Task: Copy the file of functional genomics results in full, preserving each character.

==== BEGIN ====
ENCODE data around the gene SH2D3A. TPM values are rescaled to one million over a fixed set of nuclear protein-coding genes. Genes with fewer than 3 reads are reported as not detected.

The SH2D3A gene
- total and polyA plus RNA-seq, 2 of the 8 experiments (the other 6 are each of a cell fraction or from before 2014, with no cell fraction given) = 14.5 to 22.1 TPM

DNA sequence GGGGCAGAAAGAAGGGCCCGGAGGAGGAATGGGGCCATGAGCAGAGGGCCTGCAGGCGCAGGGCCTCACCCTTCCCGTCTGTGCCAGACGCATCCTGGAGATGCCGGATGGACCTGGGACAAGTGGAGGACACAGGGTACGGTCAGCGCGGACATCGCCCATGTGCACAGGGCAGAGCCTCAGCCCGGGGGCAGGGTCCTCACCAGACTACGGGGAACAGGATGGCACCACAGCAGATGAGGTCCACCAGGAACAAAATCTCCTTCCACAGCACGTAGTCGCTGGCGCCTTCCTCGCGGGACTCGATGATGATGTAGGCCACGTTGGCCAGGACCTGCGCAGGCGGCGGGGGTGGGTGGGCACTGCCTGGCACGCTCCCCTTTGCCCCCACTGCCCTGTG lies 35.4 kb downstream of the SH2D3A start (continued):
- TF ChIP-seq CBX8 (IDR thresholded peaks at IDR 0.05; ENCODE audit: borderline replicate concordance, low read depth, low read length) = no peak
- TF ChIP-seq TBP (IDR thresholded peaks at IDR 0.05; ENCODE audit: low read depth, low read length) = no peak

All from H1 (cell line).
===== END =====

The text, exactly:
ENCODE data around the gene SH2D3A. TPM values are rescaled to one million over a fixed set of nuclear protein-coding genes. Genes with fewer than 3 reads are reported as not detected.

The SH2D3A gene
- total and polyA plus RNA-seq, 2 of the 8 experiments (the other 6 are each of a cell fraction or from before 2014, with no cell fraction given) = 14.5 to 22.1 TPM

DNA sequence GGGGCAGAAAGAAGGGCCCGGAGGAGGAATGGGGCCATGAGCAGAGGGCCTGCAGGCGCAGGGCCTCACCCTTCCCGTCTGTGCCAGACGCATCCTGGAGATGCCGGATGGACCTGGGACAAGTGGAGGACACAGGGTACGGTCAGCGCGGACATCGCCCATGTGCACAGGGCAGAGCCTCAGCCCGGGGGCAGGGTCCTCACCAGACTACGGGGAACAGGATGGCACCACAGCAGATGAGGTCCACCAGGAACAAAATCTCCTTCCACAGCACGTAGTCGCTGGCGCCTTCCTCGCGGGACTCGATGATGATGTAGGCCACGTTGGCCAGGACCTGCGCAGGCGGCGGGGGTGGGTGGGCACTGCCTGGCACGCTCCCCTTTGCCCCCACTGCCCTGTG lies 35.4 kb downstream of the SH2D3A start (continued):
- TF ChIP-seq CBX8 (IDR thresholded peaks at IDR 0.05; ENCODE audit: borderline replicate concordance, low read depth, low read length) = no peak
- TF ChIP-seq TBP (IDR thresholded peaks at IDR 0.05; ENCODE audit: low read depth, low read length) = no peak

All from H1 (cell line).